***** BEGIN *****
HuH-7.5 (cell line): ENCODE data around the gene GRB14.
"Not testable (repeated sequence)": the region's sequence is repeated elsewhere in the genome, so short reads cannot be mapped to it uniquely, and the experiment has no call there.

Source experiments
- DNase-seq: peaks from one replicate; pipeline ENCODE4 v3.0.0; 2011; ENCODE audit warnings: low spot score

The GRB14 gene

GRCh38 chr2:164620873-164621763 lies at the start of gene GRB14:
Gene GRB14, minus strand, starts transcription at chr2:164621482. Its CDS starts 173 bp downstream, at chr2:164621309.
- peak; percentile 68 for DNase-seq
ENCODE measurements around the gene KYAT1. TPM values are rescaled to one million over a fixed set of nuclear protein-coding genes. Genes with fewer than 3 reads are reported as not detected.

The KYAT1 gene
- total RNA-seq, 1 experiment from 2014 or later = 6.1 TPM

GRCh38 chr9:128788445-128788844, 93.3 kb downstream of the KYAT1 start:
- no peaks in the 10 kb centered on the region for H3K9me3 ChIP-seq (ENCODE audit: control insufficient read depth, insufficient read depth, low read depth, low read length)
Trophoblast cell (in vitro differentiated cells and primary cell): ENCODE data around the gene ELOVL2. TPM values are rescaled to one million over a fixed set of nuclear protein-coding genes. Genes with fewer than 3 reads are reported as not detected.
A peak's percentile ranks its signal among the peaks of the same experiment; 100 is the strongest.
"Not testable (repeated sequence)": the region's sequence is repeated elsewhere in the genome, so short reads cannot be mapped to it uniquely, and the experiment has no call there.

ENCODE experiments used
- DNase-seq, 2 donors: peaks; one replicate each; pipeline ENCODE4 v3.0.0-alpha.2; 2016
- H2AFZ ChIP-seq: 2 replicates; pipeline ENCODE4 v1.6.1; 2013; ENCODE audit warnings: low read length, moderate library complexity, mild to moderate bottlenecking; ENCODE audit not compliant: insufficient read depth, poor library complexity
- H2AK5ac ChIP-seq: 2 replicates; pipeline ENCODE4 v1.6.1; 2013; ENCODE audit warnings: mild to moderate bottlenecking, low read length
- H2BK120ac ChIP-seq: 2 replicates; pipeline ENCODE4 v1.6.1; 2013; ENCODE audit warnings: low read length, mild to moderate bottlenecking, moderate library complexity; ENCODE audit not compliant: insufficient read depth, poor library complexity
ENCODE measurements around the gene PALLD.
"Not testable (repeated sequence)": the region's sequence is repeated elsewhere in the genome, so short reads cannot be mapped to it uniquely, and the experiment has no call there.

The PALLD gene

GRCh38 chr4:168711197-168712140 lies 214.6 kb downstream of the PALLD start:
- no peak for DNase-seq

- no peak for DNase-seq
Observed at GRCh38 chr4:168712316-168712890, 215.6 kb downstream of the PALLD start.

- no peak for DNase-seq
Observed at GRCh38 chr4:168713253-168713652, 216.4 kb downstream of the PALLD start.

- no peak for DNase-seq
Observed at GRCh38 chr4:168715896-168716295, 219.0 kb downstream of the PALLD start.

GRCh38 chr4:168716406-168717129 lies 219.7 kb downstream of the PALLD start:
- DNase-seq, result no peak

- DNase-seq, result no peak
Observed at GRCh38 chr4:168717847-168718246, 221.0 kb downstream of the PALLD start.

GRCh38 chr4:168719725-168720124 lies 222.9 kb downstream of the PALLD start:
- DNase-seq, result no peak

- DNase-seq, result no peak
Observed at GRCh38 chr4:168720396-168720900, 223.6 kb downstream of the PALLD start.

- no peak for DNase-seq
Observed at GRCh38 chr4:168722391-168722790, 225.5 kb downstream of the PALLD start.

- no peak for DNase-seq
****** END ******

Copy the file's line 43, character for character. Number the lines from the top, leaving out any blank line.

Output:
- no peak for DNase-seq